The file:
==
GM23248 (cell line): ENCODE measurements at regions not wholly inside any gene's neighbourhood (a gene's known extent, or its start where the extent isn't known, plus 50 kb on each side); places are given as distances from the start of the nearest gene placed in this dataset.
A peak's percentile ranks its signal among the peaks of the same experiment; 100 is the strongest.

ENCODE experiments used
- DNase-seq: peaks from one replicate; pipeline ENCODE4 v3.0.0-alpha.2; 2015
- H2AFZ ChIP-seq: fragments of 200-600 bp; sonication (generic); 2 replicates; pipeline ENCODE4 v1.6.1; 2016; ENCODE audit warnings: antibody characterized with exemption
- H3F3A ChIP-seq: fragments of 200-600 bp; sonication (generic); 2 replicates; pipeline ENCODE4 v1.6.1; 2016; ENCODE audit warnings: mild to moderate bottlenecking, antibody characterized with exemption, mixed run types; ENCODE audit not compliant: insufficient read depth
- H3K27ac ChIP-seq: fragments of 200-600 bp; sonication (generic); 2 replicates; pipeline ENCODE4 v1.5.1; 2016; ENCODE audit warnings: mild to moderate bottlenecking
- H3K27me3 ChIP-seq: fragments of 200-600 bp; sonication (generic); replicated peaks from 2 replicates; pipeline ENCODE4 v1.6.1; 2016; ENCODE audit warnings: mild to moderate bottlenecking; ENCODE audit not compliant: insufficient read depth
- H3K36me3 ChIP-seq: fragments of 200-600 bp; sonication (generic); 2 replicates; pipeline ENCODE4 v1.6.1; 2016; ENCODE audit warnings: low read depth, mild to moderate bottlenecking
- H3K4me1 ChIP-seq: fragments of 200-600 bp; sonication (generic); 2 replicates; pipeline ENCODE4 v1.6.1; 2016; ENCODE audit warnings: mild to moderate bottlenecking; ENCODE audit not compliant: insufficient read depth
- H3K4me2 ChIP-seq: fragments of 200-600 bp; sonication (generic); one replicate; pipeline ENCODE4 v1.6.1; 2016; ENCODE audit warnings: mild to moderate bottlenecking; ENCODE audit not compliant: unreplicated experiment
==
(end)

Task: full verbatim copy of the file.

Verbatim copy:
GM23248 (cell line): ENCODE measurements at regions not wholly inside any gene's neighbourhood (a gene's known extent, or its start where the extent isn't known, plus 50 kb on each side); places are given as distances from the start of the nearest gene placed in this dataset.
A peak's percentile ranks its signal among the peaks of the same experiment; 100 is the strongest.

ENCODE experiments used
- DNase-seq: peaks from one replicate; pipeline ENCODE4 v3.0.0-alpha.2; 2015
- H2AFZ ChIP-seq: fragments of 200-600 bp; sonication (generic); 2 replicates; pipeline ENCODE4 v1.6.1; 2016; ENCODE audit warnings: antibody characterized with exemption
- H3F3A ChIP-seq: fragments of 200-600 bp; sonication (generic); 2 replicates; pipeline ENCODE4 v1.6.1; 2016; ENCODE audit warnings: mild to moderate bottlenecking, antibody characterized with exemption, mixed run types; ENCODE audit not compliant: insufficient read depth
- H3K27ac ChIP-seq: fragments of 200-600 bp; sonication (generic); 2 replicates; pipeline ENCODE4 v1.5.1; 2016; ENCODE audit warnings: mild to moderate bottlenecking
- H3K27me3 ChIP-seq: fragments of 200-600 bp; sonication (generic); replicated peaks from 2 replicates; pipeline ENCODE4 v1.6.1; 2016; ENCODE audit warnings: mild to moderate bottlenecking; ENCODE audit not compliant: insufficient read depth
- H3K36me3 ChIP-seq: fragments of 200-600 bp; sonication (generic); 2 replicates; pipeline ENCODE4 v1.6.1; 2016; ENCODE audit warnings: low read depth, mild to moderate bottlenecking
- H3K4me1 ChIP-seq: fragments of 200-600 bp; sonication (generic); 2 replicates; pipeline ENCODE4 v1.6.1; 2016; ENCODE audit warnings: mild to moderate bottlenecking; ENCODE audit not compliant: insufficient read depth
- H3K4me2 ChIP-seq: fragments of 200-600 bp; sonication (generic); one replicate; pipeline ENCODE4 v1.6.1; 2016; ENCODE audit warnings: mild to moderate bottlenecking; ENCODE audit not compliant: unreplicated experiment